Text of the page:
(iv)In the 14th and 15th Lok Sabha, 152 calling attention notices were allowed. In the 16th and 17th Lok Sabha, this declined to 17.

(v) Between 2004 and 2014, 99.38 per cent assurances were implemented. After 2014, this has dropped down to 79 per cent, with 2021 seeing the lowest ever record of less than 30 per cent assurances being implemented. (Soumyadeep Chatterjee, “The Continuing Decline of Parliamentary Democracy in India”, The Leaflet, 25 May 2022).

4.      Challenges in North East India

The region of North East India comprising eight states has nearly 8 percent of the total geographical area of the country. The region connected to mainland India through a very narrow strip of land with a width of about 22 km called “chicken neck”. North-East India shares international borders with China and Bhutan on its North, Myanmar on its East and Bangladesh on its south and western side. The Northeast region with 99 percent of its boundary being the international border, the problems and peculiarities are even more accentuated. The region is host to an overwhelming proportion of the tribal population. It has over 160 scheduled tribes. Northeast has been the land of thousand Insurgencies. The roots of insurgency in the North-Eastern region are embedded in its geography, history and a host of socio-economic factors. These insurgencies are due to various reasons: social, cultural, ethnic and linguistic diversity, terrain, socio-economic development, politico-economic conditions, historical evolution and changes in the environment of the area.

There are many reasons for the isolation of North-east India. Poverty, unemployment, inadequate healthcare, and the feeling of neglect has also contributed to insurgencies. Governance Deficit, widespread corruption, lack of accountability exists in NE India. Even the agricultural growth did not take place due to hilly terrain causing food Insecurity. Dependency on the Central Government aid is widespread. Deep rise of alienation exists due to human rights violations by the Security forces, courtesy Armed Forces Special Powers Act (AFSPA). Hostile neighbours like China are extending moral and material support to the insurgent groups. Migration of people from plain areas posing threat to their cultural and indigenous identity. Besides the problems of development, different border segments have different social problems such as incursion, infiltration, migration, smuggling, drug trafficking, AIDS etc.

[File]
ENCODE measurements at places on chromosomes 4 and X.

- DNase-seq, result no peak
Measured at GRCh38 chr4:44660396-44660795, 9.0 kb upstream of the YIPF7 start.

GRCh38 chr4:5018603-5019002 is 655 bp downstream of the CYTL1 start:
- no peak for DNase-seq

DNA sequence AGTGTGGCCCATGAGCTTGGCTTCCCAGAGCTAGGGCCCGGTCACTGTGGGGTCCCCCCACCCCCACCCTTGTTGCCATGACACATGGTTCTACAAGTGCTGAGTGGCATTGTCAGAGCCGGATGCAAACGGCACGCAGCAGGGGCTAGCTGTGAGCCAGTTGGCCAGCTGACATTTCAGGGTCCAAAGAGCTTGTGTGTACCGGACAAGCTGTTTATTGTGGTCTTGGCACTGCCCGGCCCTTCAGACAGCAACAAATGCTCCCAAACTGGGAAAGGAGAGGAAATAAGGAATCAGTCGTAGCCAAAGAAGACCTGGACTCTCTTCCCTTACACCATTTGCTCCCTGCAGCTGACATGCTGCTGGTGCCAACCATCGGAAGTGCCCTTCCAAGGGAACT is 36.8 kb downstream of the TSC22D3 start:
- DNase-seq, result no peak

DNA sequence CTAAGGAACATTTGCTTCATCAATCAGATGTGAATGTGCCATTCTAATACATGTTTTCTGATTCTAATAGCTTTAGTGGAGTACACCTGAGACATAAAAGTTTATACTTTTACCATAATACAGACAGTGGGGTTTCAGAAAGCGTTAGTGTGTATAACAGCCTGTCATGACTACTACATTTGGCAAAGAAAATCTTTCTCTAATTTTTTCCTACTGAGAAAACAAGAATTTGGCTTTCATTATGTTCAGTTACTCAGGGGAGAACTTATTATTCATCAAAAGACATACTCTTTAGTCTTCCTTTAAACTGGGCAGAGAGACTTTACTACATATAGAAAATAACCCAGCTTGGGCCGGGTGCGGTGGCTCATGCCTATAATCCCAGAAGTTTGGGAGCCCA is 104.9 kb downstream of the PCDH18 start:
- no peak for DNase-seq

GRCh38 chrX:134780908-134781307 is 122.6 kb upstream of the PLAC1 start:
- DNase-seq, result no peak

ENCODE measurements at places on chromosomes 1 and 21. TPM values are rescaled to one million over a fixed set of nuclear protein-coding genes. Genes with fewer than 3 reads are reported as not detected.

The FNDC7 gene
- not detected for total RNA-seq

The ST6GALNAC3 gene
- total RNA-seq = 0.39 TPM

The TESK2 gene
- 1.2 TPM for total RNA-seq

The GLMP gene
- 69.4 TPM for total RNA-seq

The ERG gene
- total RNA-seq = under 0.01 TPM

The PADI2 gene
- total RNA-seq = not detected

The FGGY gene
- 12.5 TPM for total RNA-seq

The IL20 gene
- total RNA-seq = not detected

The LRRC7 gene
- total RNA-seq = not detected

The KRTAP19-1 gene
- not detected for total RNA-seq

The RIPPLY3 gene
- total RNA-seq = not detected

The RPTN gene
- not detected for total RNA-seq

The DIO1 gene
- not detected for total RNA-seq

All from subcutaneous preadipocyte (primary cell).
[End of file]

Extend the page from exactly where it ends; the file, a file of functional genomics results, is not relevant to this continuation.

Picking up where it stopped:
The tribal people are associated with a territory and have a strong and living tradition of self-governance. Accordingly, special provisions have been incorporated in the Constitution relating to the administration of the tribal areas. The relevant areas in the States of Assam, Meghalaya, Tripura and Mizoram have been formally designated as “Tribal Areas” while those in other States as “Schedules Areas”. The provisions of the Fifthand the Sixth Schedules apply to the administration and control of the “Scheduled Areas” and “Tribal Areas” respectively. Let us elaborate how the tribal peoples’ strong and living tradition of self–governance has been ensured in the Fifth and the Sixth Schedules of the Constitution.

The Fifth Schedule has been described as “Constitution within the Constitution”. It gives a lot of autonomy to Scheduled Areas (SAs) in the matter of administration. In the case of SA, the Governor has a special responsibility in respect of administration and control of the SA. The Governor has power to direct non-applicable or application with suitable adaptation of Acts of Parliament or State Assemblies to SAs. Moreover, the Governor can make regulations for peace and good administration of the SAs in consultation with the Tribes Advisory Council, subject to their approval by the President. Such regulations may specifically prohibit or restrict the transfer of land, regulate allotment of land to tribals in such areas and the business of money lending to STs. The Governor has to submit a report on the administration of SAs to the President annually. The executive power of the State in respect of the SAs is subject to the provisions of the Fifth Schedule and the executive power of the Central Government extends to the giving of directives as to the administration of the said areas. The financial outlays necessary for raising the level of administration to that of the rest of the State are not voted on but are a charge on the Consolidated Fund of India under Article 275(1) of the Constitution. The financial sanction in these cases is automatic once a scheme is agreed to.

A unique feature of the Sixth Schedule is the establishment of Autonomous District Councils (ADCs) with legislative, judicial and executive functions, all rolled into one. The legislative functions under Para 3 of the Sixth Schedule cover management of land, water courses, forests not being a reserved forest, regulation of Jhum, village/town administration including police, inheritance, social customs. No law of the State legislature shall extend to a District Council Area without its consent. The District Council can modify or adapt with exceptions such laws if it so desires. In the case of Assam, the Governor can direct by a notification that any Act of Parliament and of the State legislature shall not apply to “an autonomous” district/region” or any part of it or shall apply subject to such modifications and exceptions as he may specify. In the case of Meghalaya, Mizoram and Tripura, this Power in respect of Acts of Parliament is, however, vested with the President of India.